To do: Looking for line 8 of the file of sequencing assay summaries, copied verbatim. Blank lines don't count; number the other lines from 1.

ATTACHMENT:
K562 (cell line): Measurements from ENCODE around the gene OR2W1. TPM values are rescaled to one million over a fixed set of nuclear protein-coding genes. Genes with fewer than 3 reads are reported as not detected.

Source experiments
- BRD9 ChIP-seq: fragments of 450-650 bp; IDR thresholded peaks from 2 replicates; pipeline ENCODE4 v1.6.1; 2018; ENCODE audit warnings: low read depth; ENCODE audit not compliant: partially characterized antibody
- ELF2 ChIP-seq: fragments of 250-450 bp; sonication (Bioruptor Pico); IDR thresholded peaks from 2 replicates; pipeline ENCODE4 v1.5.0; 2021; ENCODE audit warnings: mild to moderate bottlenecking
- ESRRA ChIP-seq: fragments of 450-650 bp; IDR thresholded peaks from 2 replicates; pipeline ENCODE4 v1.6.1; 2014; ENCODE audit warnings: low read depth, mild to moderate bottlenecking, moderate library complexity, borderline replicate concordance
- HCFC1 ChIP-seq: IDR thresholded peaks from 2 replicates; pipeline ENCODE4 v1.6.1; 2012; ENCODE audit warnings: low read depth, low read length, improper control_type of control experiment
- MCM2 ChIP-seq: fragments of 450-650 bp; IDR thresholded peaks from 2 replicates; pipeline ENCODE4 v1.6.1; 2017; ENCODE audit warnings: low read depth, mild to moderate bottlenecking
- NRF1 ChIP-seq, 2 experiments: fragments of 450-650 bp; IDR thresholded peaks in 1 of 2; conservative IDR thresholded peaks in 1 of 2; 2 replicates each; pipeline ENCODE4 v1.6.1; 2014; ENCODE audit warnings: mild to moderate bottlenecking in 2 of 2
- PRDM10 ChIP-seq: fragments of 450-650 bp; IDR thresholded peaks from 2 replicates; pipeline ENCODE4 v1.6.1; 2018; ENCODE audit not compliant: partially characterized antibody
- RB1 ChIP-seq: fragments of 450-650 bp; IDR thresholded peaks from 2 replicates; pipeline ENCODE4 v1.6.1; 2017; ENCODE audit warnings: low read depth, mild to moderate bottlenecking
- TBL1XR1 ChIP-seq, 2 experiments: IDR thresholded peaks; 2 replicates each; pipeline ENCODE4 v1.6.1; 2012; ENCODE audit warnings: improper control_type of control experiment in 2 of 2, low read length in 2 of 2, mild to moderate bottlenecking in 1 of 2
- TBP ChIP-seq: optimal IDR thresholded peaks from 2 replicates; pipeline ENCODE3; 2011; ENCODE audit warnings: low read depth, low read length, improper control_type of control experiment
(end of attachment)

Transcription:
- NRF1 ChIP-seq, 2 experiments: fragments of 450-650 bp; IDR thresholded peaks in 1 of 2; conservative IDR thresholded peaks in 1 of 2; 2 replicates each; pipeline ENCODE4 v1.6.1; 2014; ENCODE audit warnings: mild to moderate bottlenecking in 2 of 2